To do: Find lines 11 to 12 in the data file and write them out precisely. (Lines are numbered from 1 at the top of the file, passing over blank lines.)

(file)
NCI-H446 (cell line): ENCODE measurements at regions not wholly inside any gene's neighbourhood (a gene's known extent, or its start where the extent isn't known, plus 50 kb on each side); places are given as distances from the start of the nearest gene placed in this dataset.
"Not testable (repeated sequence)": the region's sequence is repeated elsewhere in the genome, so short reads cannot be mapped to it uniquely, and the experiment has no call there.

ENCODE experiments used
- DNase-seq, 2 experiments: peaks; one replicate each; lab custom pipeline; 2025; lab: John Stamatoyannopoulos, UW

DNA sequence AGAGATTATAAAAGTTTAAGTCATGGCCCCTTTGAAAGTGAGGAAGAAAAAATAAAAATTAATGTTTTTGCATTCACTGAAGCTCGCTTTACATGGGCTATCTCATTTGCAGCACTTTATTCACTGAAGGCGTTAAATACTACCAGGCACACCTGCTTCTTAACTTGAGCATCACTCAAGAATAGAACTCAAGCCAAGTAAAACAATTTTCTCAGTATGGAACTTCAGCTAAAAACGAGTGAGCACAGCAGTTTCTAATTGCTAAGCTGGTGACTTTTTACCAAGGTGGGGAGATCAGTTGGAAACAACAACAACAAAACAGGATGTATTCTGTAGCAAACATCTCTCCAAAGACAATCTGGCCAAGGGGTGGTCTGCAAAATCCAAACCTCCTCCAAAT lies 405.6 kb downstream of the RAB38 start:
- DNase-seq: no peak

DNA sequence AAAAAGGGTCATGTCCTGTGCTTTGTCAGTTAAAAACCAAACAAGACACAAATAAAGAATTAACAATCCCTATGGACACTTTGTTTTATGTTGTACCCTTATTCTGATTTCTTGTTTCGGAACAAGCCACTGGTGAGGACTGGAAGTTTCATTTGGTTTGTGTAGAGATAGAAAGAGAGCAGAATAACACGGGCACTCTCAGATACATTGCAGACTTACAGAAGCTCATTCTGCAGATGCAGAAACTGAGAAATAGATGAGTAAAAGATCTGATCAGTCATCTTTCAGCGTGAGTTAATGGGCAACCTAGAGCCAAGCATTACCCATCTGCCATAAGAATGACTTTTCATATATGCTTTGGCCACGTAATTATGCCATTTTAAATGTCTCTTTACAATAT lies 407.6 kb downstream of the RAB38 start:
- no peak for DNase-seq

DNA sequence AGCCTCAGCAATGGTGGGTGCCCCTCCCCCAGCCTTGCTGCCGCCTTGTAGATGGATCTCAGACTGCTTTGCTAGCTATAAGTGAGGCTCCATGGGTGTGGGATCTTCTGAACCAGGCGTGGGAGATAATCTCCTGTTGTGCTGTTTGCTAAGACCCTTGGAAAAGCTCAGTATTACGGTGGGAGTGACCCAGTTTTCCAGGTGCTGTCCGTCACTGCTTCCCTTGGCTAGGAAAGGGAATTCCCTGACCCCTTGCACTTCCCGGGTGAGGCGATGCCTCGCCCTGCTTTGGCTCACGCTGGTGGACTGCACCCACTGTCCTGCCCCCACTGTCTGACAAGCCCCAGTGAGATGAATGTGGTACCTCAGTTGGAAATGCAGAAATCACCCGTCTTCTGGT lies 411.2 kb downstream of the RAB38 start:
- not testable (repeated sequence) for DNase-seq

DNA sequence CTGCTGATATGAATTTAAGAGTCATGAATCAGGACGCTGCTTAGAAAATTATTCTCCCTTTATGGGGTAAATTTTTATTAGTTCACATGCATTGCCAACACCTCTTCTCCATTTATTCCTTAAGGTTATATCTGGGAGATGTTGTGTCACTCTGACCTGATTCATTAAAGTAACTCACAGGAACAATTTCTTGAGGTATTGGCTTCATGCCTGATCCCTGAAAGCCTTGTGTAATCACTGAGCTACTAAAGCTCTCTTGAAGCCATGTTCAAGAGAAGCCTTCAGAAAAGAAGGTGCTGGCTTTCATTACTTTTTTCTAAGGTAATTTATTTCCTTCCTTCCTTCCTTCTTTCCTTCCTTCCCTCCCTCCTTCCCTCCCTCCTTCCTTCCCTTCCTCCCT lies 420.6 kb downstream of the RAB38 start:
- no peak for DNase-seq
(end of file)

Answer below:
DNA sequence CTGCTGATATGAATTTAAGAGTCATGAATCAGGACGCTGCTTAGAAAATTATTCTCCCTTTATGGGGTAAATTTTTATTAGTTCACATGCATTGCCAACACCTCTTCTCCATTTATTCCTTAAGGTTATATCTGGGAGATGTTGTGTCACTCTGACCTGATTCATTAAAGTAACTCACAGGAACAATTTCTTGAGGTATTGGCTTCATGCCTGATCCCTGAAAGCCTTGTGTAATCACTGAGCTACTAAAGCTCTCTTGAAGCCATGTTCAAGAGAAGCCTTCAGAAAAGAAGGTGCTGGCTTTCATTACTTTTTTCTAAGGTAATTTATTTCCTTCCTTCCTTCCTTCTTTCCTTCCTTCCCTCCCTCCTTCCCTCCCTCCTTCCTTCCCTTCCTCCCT lies 420.6 kb downstream of the RAB38 start:
- no peak for DNase-seq